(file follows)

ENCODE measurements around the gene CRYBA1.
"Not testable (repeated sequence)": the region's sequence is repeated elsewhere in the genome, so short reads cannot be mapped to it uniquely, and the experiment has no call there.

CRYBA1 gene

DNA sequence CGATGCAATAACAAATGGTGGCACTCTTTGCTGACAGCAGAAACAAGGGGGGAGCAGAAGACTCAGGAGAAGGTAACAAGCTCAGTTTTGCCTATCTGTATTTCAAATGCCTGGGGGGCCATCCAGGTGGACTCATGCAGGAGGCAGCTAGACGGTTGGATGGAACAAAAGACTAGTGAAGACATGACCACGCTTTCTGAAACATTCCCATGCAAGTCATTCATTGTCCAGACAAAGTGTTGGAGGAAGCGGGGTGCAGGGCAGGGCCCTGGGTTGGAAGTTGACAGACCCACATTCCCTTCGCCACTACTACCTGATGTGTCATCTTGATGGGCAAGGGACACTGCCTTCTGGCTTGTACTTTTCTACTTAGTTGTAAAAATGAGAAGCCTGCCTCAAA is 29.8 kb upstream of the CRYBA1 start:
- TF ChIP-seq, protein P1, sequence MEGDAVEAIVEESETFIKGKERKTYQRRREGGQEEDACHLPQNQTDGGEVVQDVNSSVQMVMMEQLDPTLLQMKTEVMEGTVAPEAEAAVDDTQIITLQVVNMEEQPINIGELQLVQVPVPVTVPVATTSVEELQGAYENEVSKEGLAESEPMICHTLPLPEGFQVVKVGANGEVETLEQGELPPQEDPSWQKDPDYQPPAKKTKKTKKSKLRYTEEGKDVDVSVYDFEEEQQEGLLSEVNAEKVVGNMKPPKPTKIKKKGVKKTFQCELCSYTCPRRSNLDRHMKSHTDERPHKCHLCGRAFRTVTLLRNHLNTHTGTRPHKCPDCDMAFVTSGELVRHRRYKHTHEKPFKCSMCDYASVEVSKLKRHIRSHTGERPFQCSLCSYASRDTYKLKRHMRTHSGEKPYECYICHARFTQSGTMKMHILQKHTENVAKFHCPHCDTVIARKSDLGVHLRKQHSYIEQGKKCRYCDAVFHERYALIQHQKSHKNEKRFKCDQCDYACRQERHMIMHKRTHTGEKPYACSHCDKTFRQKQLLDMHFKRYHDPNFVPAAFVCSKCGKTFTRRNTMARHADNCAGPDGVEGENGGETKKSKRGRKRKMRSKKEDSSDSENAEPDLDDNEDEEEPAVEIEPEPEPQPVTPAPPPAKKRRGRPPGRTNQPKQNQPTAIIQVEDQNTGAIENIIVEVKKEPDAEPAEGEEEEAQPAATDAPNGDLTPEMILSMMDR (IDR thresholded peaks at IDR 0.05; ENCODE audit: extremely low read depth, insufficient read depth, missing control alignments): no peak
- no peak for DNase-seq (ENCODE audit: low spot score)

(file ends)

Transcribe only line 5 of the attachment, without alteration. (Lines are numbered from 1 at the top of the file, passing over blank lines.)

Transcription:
- TF ChIP-seq, protein P1, sequence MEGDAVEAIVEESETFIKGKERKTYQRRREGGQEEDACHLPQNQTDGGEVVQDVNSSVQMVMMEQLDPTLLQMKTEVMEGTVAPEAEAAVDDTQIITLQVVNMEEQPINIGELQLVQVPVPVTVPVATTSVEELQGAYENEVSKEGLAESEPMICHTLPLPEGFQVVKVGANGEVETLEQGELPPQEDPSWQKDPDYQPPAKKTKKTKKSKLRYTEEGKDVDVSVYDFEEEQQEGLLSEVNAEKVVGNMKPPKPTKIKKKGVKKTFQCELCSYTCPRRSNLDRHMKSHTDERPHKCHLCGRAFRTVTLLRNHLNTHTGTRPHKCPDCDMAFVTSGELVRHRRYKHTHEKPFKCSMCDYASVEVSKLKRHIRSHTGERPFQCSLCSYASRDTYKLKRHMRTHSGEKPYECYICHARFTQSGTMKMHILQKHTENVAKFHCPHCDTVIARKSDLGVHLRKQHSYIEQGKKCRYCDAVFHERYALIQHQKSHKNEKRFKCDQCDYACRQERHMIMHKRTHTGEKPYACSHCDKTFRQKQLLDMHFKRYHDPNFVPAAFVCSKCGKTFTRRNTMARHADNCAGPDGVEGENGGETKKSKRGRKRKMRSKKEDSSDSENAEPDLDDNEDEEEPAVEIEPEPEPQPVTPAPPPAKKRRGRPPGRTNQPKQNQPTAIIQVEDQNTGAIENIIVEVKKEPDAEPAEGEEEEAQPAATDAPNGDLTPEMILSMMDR (IDR thresholded peaks at IDR 0.05; ENCODE audit: extremely low read depth, insufficient read depth, missing control alignments): no peak